Remember, there are no “bad” foods and what you eat overall affects your ability to lose weight, not what you eat in one meal or over the course of one day.  Don’t forget to look at the big picture.

5.) Eat when hungry

Listen to your body’s hunger cues and eat when you feel hungry, not according to when the clock says it’s time for a meal.  

For example, I don’t particularly like breakfast food and I’m often not hungry until late morning.  Therefore, I don’t usually eat breakfast until hours after I wake up, once I actually feel hungry.

This rule of thumb also works the other way around too.  If you’re hungry between meal times, you absolutely should eat a snack.  

You don’t want to starve yourself because it’s really hard to stick with a healthy diet plan if you’re always hungry and denying yourself food.  Furthermore, not eating when your body is cueing hunger can slow down your metabolism and ultimately make it harder to lose weight.

6.) Drink water, water, and then even more water

It’s so important to stay hydrated when trying to lose weight.  Oftentimes, you will eat more than necessary because your body thinks you’re hungry when you’re actually thirsty.

The recommendation is that you should drink half your body weight in ounces of water each day or at least eight 8 oz glasses of water (or 64 oz total).  

One way we can drink more water is to cut out soda and other sugary drinks that cause us to consume a large number of unnecessary calories with zero nutritional value.  Those calories could be much better spent on a healthy snack or even a treat like a few cookies or a small dessert after dinner.

I’m at the point where besides my morning coffee, I drink nothing but water all day long.  It’s a super simple way to reduce your daily calories when trying to lose weight and hydration aids in weight loss as well.

7.) Take your time eating and check in with yourself

It takes at least 20 minutes from when you start eating for your brain to trigger feelings of fullness (source: WebMD).  Thus, try to wait 20 minutes from the time you start your meal before helping yourself to a second serving.

This is the amount of time you need to give your brain to catch up with your stomach and gauge if you’re still hungry, satisfied, or full.  The goal is to eat to the point of feeling satisfied, not overly full.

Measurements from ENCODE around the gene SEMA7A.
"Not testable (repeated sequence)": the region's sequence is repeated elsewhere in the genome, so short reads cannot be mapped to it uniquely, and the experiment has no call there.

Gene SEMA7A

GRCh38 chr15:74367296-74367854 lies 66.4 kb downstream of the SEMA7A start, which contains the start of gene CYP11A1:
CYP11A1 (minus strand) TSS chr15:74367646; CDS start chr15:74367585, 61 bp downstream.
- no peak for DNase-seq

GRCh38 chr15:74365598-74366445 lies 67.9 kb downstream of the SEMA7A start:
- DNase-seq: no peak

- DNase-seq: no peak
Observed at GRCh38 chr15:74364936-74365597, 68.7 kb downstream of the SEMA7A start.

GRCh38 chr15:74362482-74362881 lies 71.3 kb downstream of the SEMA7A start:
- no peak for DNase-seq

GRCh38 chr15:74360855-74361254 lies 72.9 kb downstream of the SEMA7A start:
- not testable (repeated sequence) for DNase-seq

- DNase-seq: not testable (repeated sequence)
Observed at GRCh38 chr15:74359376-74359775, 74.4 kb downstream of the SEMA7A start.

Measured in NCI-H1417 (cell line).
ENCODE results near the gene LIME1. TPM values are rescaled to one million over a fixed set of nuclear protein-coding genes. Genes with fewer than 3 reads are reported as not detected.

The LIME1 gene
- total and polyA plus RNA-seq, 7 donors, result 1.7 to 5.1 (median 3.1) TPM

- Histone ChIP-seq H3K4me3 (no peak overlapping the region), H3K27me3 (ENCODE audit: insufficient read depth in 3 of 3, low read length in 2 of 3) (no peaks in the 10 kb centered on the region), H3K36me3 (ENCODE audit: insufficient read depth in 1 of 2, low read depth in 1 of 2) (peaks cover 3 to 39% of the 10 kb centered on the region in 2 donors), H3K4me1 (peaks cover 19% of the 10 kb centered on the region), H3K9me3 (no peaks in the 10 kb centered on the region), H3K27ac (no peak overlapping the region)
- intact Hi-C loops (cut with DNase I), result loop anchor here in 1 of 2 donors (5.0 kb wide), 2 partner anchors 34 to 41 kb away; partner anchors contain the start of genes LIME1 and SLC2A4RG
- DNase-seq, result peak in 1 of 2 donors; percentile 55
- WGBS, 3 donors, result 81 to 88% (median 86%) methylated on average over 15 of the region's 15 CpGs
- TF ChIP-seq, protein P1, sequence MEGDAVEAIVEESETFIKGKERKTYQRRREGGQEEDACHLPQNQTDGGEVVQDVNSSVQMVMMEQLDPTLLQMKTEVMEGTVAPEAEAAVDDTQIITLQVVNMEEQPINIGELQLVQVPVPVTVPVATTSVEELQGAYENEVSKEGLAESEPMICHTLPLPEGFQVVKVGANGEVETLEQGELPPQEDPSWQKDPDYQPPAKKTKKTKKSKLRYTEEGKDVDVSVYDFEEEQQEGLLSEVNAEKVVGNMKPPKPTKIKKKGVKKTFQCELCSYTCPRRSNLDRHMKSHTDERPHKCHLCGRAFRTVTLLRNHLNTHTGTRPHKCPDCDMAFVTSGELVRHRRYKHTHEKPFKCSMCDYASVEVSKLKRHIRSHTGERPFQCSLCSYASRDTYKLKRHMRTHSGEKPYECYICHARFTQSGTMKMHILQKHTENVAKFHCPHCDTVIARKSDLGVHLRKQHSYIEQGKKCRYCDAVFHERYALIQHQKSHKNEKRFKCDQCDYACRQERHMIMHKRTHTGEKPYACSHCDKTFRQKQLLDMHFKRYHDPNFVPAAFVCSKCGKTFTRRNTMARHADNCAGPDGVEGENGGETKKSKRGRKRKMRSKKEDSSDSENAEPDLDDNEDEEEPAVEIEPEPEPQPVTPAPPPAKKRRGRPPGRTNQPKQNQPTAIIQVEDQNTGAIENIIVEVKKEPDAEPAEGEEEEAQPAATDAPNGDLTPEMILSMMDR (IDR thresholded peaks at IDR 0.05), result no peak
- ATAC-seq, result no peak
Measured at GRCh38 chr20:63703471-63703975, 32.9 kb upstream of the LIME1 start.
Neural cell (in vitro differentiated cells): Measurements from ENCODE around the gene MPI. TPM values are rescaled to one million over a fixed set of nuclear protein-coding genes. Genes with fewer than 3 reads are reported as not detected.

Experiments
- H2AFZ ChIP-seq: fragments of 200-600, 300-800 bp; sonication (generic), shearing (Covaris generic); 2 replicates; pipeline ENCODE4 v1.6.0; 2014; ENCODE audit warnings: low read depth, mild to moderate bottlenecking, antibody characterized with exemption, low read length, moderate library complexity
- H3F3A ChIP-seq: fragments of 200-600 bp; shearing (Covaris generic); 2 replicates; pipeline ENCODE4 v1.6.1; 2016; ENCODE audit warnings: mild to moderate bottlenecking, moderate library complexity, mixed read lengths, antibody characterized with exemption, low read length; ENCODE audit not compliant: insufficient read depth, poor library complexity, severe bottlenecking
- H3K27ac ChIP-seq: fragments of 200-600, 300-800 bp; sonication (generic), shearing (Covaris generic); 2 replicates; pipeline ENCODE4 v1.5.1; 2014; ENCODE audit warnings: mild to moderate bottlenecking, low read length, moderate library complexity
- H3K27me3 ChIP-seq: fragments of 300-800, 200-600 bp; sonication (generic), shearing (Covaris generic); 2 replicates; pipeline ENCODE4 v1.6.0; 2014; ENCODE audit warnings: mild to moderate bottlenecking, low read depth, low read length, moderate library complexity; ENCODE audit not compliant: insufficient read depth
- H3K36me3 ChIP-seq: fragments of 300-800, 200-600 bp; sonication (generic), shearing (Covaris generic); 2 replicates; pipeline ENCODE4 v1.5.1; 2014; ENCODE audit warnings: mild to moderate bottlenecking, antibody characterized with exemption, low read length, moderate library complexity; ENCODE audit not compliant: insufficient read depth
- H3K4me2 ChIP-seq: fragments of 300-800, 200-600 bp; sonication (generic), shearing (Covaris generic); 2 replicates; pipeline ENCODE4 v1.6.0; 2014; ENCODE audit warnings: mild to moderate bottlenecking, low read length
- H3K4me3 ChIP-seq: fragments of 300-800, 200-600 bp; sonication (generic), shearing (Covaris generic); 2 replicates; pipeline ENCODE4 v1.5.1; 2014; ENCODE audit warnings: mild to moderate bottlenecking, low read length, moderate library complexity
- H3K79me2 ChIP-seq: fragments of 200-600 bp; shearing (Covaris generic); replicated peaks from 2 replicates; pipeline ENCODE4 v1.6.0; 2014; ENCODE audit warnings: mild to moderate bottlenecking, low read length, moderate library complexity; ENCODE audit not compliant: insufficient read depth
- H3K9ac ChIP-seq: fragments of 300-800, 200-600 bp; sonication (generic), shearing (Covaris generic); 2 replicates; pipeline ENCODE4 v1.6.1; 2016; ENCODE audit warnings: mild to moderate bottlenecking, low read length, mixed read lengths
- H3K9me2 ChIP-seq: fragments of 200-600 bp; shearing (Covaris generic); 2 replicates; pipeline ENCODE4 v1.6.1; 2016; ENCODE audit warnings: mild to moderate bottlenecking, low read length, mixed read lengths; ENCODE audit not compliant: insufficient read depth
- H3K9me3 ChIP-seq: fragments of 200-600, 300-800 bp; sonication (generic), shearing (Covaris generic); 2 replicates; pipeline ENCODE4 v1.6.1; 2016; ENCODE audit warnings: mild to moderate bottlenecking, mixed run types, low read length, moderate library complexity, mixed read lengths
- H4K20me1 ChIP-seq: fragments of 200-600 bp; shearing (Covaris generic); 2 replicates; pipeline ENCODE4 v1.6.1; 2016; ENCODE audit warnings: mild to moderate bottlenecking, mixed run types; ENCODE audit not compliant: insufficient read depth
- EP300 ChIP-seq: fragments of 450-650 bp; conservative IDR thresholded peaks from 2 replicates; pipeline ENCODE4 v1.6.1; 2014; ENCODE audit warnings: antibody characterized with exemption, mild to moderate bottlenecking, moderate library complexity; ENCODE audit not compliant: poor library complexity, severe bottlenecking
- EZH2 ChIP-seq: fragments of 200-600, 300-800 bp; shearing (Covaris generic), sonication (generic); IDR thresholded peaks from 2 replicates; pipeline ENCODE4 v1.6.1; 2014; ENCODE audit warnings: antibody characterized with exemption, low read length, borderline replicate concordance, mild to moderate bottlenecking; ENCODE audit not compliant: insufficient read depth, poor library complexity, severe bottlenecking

8.) Set realistic weight-loss goals

It may seem obvious to set realistic weight-loss goals, but make sure you’re clear on what is realistic and healthy.  Losing weight too quickly can jeopardize your health.

To lose weight in a healthy way, a smart goal is to aim for losing 1 to 2 pounds (0.5 to 1 kilogram) a week. Generally speaking, you’d need to eliminate 500 to 1,000 calories through diet and exercise each day in order to do so (source: Mayoclinic).  

9.) Exercise is your friend

Losing weight has to do with using or burning more calories than you take in on a daily basis.  

Cutting out 500-1,000 calories each day from your diet is not easy, but when you combine that with the calories you burn from exercise, it becomes much more achievable.  Thus exercise is your friend in your weight loss efforts.

That is not to say that if you can’t exercise or miss a day of working out that you should reduce your calorie intake further.  Don’t use exercise as a punishment.

On a side note, I have found that on the days I exercise, I’m actually less hungry and I also feel more motivated to eat healthily throughout the day.

9 Healthy Eating Habits for Busy Moms

Do you have to exercise in order to lose weight?

Now I know that some of you are thinking that you have a job and multiple kids and million things to do every day.  You don’t have time to exercise.

The good news is that nutrition is 80% of the battle when it comes to losing weight, but as I explained above, making a concerted effort to add exercise to your routine will only help your efforts.

Plus, we know physical activity is not only good for our physical health, but also our mental health.

The bottom line is that you don’t have to exercise if you want to lose weight, however, adding exercise to the mix will most definitely help to accelerate your weight loss.

Finding Time to Exercise as a Busy Mom:

If you’re low on time, here are some ways to squeeze in more physical activity as a busy mom.  It’s all about finding those “hidden opportunities” for movement in your busy day.

  • Park farther away from the store or office so you have to spend more time walking
  • Take the stairs instead of the escalator or the elevator whenever it’s an option
  • Walk across the office to talk to a co-worker instead of sending an email 
  • Walk or bike with the kids to school instead of driving
  • Use a jogging stroller to run with your baby or toddler (often results in a nice nap for the little one!)
  • Walk on your lunch break or spend the time during your kids’ sports practices walking  around the sports complex or fields
  • Do a quick workout at home while your little one is napping
  • Find activities to do with your kids – take your kids for a 15 to 30-minute daily walk or bike ride (young kids can sit in a baby seat or trailer), go outside to run around and play, go on hikes, do mommy & me yoga classes, have a fast-paced dance party in your living room.
  • Meet up with a mom friend for a daily stroller walk

Related:  “The #1 Secret You Need to Commit to Fitness in the New Year (plus 4 bonus tips!)”